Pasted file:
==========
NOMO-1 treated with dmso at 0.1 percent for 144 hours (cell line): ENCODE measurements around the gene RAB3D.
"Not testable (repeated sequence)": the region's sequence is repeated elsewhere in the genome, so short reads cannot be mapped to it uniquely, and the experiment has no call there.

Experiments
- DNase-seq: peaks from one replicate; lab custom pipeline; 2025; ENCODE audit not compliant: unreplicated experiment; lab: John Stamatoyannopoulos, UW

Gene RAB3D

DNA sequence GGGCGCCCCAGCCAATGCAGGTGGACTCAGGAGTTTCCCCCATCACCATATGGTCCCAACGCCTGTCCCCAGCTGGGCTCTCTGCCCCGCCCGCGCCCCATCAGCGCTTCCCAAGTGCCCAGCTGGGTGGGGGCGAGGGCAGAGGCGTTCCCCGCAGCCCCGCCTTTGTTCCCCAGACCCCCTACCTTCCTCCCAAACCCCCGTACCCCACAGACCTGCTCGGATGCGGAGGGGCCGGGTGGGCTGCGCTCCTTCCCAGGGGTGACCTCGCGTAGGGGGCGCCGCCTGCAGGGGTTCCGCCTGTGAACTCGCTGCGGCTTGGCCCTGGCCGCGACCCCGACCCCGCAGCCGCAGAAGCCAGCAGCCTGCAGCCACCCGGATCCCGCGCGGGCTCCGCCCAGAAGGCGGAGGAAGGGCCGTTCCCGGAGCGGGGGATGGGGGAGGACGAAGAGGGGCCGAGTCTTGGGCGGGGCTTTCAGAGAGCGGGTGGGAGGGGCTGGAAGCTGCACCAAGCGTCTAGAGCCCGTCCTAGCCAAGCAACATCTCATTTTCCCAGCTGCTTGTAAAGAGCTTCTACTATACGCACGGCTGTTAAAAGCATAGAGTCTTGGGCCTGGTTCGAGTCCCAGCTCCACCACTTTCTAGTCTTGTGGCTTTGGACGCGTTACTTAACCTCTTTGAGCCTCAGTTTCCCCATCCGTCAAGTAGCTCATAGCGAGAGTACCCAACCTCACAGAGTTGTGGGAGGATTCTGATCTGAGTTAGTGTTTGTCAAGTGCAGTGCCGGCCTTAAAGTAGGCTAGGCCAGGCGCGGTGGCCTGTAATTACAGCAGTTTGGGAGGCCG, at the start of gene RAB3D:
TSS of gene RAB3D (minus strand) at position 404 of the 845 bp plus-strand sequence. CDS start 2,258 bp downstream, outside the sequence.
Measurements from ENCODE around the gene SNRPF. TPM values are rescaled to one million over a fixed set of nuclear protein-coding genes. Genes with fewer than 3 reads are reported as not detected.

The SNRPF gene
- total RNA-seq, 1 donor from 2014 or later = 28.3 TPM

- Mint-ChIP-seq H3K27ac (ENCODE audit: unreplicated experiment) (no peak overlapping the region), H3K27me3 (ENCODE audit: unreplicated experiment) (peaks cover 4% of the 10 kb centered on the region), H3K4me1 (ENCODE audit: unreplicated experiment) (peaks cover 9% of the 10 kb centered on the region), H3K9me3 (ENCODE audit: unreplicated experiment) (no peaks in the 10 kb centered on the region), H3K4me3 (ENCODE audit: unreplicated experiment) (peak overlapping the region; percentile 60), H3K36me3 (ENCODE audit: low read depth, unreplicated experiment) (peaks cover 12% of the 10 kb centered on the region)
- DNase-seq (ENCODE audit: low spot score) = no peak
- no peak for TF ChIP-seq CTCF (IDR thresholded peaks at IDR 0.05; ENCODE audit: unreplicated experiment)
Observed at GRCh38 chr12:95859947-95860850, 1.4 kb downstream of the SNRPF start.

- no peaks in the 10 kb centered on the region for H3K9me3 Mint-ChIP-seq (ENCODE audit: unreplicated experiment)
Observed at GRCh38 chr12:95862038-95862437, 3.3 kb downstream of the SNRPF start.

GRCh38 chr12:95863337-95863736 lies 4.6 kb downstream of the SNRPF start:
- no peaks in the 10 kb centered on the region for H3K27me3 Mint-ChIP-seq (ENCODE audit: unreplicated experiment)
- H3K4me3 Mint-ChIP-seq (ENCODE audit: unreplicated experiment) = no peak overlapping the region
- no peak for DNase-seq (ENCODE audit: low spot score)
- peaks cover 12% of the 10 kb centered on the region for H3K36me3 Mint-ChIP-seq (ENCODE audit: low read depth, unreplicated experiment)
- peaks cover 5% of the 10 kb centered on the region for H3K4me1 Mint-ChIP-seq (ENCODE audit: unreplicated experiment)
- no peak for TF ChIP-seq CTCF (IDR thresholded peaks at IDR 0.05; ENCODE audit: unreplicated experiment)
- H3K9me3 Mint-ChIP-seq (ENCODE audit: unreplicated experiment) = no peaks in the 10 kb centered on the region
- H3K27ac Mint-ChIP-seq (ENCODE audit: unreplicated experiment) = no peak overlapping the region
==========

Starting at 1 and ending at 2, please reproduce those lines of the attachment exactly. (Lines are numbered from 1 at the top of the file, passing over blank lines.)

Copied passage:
NOMO-1 treated with dmso at 0.1 percent for 144 hours (cell line): ENCODE measurements around the gene RAB3D.
"Not testable (repeated sequence)": the region's sequence is repeated elsewhere in the genome, so short reads cannot be mapped to it uniquely, and the experiment has no call there.